2 Stories
by Blake Butler

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Year of Weird Light

I began to try again—and yet in want of nothing, as there was nothing I could taste. The hall outside my bedroom had grown engorged with dirt frittered full with raspy holes threaded by tapeworms and aphids, eating. I’d crack the door to let the looser dustings shake in so there'd be something I could chew on also. It didn't do much good. My tongue took to the texture of grass but my belly would not stop screaming, and the bug matter hung like gristle, my stomach so weak it couldn't grind. I could feel them moving elsewhere. I could feel the crawling behind my eyes. The old ceiling sat around me. The new ceiling: a smudged sky. In the idea of those unbent stars still drooling—the false hope of short-lived rain—I began to convince myself there would again be something. What something, when, regardless. I waited through the long phantasmic buzzing of the others so long gone, the other flooded rooms (my mother's, the tiny crib space, the basement where my brother went under first). When the sound of scissors filled my forehead I would swallow air until they wore away. I would rock and lick the salt of my kneecaps and laugh aloud and remember math. I'd been good at that garbage sometime. I'd been working on a wall. From my window I could see nothing of the yard—just the pinky pastel upchuck that had spread over everything. No sun. In the floor in the far corner where I’d once stood for being dumb there was a mouth. A man’s mouth—I could feel his gender in the bristle of his bridge, the texture of his breath. He was not my father, though I'd buried him beneath the house. When I came near enough he’d whisper, his voice ruined and raspy like beehive flutter. He mostly said only one thing over and over. He’d repeat until the words became just words, until even what short sleep came for me was slurred. To shut him up I'd spit between them and the lips would shrivel, bring a hum. You could hear him suck for hours, my taste some nourishment, a fodder. But soon enough again the wishing—like a hymn. Finally I took the dirt that would have been my dinner and meshed the lips over to make the floor full flush and proper. Then the world again was hushed and far off. I began to teach myself the words I’d need when things returned: the yes and please and bless you. The ouch and why and I remember. I tried to find my mother’s voice in my head, but the sounds from outside and in (me, myself) brought a blur: the electric storms, the shaking, the ice-melt, the itch, the rip. I continued to continue to try. I waited longer and the trying became a thing worn like a hairpin in my heart. Or more aptly like my fingernails—nearly an inch each by now, growing out of me some crudded yellow. In time I’d become sly and slouched enough to eat those goddamned slivers of myself. But before that I’d wish the mouth back. I’d lap the dirt and find a hole. One tiny nozzle down to nowhere, black no matter how loud into it I'd beg or bark or sing.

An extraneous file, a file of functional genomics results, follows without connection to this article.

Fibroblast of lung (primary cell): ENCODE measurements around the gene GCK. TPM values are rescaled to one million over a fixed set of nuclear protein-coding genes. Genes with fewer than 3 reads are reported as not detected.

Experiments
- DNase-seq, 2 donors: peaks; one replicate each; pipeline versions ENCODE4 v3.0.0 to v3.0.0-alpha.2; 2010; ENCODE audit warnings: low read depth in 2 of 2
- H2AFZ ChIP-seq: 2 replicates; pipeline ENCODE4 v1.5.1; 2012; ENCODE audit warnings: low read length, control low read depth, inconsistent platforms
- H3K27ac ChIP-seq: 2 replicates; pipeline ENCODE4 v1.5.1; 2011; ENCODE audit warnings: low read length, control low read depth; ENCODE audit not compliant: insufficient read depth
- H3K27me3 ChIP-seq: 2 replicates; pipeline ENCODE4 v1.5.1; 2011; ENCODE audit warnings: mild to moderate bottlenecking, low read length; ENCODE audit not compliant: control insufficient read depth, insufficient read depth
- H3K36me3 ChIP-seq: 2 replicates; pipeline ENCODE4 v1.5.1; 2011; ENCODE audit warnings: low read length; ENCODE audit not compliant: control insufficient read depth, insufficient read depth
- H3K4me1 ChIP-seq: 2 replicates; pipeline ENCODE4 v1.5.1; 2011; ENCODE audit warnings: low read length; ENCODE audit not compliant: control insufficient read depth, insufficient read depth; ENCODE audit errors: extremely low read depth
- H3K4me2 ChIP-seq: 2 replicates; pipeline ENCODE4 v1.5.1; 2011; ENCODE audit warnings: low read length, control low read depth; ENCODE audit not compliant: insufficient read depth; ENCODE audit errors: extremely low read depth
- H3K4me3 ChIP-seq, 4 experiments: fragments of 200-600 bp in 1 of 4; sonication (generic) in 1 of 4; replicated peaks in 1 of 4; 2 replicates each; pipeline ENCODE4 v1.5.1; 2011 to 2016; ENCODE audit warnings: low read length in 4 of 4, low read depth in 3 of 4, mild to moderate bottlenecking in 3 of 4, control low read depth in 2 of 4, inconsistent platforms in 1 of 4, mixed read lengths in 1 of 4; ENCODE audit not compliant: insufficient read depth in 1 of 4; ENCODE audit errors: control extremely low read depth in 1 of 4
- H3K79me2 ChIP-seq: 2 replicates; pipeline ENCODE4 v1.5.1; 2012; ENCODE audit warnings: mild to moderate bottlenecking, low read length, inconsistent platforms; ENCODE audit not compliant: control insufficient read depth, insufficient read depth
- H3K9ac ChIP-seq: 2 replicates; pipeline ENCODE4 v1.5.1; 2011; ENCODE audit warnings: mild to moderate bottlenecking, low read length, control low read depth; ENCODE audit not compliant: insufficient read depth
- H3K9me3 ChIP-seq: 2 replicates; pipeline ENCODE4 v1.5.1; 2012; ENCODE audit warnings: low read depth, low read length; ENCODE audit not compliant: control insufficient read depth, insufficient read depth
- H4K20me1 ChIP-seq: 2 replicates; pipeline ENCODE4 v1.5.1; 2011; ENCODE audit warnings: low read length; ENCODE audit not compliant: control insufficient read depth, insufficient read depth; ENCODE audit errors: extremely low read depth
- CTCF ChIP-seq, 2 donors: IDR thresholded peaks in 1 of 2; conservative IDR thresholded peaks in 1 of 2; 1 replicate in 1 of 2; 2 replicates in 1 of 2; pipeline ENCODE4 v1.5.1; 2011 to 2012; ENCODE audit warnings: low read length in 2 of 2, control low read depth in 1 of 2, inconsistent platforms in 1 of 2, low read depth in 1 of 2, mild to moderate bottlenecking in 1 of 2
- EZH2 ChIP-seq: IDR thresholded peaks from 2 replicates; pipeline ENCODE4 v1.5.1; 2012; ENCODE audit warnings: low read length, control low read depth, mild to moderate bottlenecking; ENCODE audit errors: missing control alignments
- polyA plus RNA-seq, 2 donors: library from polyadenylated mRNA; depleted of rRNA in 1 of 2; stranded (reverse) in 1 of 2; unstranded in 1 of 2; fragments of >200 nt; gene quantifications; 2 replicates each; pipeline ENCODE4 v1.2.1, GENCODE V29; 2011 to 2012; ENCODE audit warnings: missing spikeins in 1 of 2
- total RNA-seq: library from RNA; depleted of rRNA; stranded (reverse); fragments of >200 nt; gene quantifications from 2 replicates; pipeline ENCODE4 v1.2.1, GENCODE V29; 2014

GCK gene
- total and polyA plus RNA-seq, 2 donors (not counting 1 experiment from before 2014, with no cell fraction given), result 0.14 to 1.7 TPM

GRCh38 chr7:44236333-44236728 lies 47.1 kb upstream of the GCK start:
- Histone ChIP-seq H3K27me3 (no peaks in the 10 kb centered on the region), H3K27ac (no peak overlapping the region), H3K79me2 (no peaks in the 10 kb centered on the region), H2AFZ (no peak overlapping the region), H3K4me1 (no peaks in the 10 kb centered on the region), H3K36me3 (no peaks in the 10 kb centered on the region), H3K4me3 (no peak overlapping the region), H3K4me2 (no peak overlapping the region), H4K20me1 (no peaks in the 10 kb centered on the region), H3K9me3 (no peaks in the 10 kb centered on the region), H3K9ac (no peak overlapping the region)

The meat had steeped in vinegar for fourteen hours. Its thick scrim glinted in the light. I stood in vigilance near the icebox with a flyswat, sweating. Somehow the aphids kept getting in. They'd laid eggs in the grass cakes. Burrowed my breast milk. Ruined the lard. We were so hungry. It was the seventeenth of September. I would celebrate my goddamn birthday.
           The boys were outside in the deep end, splashing to keep warm. It was frigid for the end of summer. Our skins were still raw from months of sun. In their beds I'd find my babies’ flakes like large translucent leafs. Jon was losing hair. His head had huge bumps bulging full of pus. The whites of Timmy's eyes were yellow. I could count my tumors like my freckles from young yard-stuck days in Kentucky.
           We had the rot inside us now. Even the dachshund, Roger, hung with fungus. He spent his hours heavy breathing. He'd been a good boy for many years. He'd been a gift.